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FlySafair's service taking off

In the four months since FlySafair's maiden flight took place, the new low-cost airline has flown almost 200,000 passengers between Joburg, Cape Town, Port Elizabeth, and George.
FlySafair's service taking off"This has exceeded initial expectations and we're anticipating an exciting year ahead," FlySafair CEO Dave Andrew said.

"Although domestic passenger services is a new offering for us, we're in the fortunate position of having the backing of Safair Operations, an established company with the necessary air-side infrastructure already in place and that has been in operation for the past 50 years. Our move into commercial services was a natural progression and, I believe, one that the market has long been waiting for.

"As South Africa's first true low-cost carrier, we feel very strongly that our passengers should not be charged for services they don't use. For example, if you're simply flying from Cape Town to Joburg for a day business trip, there's no need to incur the cost of luggage. This sets us apart from the many so-called low-cost carriers who charge a flat fee for the trip.

"In their numbers, passengers are now recognising that they need only pay for the services they actually require and we've made a commitment that our fares will always be affordable, honest and transparent, offering passengers genuine value on each and every one of our flights."

CSI initiatives


FlySafair also takes part in many corporate social investment initiatives by making an aircraft available for special projects. Safair has transported medical supplies and food relief into inaccessible territories for the United Nations, the World Food Programme and a host of other international aid agencies.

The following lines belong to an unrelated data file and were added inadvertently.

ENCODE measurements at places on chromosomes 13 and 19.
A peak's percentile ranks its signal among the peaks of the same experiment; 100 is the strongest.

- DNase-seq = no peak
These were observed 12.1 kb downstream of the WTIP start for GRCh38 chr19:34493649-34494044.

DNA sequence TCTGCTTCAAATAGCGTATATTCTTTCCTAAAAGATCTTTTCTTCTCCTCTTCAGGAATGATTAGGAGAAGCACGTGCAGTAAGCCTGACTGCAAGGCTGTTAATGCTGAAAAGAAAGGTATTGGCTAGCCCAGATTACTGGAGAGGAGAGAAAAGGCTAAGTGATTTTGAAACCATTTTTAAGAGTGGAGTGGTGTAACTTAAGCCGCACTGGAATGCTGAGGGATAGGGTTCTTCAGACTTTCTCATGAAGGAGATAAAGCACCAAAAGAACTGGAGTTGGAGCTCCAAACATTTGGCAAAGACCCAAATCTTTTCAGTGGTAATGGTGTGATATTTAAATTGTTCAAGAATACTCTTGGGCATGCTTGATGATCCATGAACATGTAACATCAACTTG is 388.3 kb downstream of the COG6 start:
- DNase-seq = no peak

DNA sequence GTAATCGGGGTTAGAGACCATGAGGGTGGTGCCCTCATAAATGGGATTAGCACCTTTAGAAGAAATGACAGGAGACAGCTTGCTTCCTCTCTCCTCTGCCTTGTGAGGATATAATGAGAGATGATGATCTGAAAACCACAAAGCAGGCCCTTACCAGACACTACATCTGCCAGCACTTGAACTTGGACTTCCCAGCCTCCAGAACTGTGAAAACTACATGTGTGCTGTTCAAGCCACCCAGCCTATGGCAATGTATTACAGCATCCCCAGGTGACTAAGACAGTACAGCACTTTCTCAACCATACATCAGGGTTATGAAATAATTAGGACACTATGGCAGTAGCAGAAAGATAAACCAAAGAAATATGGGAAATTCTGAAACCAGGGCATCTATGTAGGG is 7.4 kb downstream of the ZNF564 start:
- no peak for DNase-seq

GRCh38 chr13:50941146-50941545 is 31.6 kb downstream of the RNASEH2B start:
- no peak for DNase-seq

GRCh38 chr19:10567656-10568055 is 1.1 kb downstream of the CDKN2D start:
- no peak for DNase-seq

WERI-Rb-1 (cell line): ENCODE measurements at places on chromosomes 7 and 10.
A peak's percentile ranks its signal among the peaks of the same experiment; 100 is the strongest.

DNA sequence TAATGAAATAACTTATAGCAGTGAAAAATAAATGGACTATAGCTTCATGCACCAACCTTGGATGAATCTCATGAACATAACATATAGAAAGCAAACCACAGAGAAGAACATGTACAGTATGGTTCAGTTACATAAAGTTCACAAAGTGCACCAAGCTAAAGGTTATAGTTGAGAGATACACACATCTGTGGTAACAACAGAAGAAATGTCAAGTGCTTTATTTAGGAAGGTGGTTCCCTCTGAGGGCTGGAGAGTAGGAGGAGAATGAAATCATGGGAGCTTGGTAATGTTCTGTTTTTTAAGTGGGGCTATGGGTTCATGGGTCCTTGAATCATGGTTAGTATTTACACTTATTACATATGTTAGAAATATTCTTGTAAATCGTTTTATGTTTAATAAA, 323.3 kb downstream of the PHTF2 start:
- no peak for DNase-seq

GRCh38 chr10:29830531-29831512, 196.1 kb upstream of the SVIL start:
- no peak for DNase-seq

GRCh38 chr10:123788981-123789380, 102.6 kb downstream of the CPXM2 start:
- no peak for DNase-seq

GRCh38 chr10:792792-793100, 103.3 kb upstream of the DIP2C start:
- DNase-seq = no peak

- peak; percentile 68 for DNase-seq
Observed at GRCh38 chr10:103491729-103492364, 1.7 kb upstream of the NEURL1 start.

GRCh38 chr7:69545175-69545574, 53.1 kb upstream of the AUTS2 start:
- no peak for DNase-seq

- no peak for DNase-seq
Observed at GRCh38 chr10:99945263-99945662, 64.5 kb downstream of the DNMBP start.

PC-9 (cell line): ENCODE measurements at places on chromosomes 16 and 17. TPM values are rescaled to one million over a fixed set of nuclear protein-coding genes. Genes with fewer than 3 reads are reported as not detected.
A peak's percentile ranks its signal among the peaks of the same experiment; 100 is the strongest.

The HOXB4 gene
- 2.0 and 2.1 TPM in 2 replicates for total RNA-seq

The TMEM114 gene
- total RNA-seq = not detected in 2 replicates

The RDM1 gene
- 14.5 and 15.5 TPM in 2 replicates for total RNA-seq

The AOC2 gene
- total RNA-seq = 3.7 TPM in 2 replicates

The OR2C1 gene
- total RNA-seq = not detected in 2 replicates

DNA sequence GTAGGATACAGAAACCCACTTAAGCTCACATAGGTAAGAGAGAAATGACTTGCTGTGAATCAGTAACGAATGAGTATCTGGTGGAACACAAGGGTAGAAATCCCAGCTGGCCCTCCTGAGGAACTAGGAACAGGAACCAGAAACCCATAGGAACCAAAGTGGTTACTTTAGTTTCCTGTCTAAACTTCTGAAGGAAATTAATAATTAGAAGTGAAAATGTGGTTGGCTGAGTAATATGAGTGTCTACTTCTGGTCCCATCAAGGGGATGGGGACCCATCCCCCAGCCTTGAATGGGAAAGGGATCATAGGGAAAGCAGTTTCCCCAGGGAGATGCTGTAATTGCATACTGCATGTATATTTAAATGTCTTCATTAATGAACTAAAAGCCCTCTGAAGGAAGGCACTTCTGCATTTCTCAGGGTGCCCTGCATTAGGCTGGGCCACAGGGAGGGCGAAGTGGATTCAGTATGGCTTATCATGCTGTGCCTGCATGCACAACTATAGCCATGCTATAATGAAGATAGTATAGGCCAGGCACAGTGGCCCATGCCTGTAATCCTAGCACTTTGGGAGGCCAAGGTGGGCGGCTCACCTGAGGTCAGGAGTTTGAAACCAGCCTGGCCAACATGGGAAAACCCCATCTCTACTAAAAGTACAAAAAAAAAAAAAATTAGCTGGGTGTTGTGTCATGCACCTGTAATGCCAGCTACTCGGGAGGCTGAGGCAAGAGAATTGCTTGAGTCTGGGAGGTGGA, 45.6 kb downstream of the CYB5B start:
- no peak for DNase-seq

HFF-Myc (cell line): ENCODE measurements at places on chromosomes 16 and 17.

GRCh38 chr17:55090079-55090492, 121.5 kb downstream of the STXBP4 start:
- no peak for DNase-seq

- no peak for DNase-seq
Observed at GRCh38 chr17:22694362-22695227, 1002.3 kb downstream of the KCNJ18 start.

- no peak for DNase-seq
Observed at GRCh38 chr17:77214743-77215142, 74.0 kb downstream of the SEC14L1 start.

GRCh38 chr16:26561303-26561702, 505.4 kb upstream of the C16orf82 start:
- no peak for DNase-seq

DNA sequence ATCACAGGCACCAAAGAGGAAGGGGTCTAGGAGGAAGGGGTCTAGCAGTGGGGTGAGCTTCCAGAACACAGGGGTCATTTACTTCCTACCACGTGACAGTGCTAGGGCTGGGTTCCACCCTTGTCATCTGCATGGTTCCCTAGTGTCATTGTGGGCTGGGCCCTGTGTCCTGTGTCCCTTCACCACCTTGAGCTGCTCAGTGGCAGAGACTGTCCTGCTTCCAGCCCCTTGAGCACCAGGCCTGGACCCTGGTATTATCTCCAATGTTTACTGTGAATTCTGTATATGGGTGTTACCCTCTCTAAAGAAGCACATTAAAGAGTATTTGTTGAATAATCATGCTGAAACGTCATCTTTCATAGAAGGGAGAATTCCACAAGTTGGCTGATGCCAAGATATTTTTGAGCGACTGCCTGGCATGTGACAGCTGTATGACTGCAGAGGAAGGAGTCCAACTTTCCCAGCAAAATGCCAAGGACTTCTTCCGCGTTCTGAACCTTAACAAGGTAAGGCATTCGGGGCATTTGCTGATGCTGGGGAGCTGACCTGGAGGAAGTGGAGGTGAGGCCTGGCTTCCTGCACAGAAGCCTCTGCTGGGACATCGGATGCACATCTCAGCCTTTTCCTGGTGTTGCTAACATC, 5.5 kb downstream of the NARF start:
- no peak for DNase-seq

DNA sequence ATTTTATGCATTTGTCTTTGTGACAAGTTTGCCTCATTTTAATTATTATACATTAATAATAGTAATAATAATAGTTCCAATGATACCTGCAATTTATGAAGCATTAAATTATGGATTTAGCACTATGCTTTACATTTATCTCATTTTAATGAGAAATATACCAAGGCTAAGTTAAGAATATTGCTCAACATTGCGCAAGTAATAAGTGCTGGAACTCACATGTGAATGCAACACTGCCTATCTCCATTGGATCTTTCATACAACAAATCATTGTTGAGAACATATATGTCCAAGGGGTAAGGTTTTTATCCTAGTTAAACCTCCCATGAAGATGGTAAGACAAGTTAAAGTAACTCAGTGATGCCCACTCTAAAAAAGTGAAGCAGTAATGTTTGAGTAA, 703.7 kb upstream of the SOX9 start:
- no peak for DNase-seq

Another project involved the relocation of black rhinos. Working for various donors and benefactors, including the Frankfurt Zoological Society, Dube Trade Port and Worldwide Flight Services, Safair transported over 30 of these gentle giants in a Hercules aircraft from South Africa to the Luangwa Valley Conservancy in Zambia and to Seronera in Tanzania - two areas where these animals were on the verge of extinction. Not a single rhino was lost during the transportation process and, as far as is known, none have been poached in any of the areas to which they've been relocated.

Safair also undertakes flights into Antarctica on an annual basis for the Italian Antarctic research programme, as well as various other governmental organisations.

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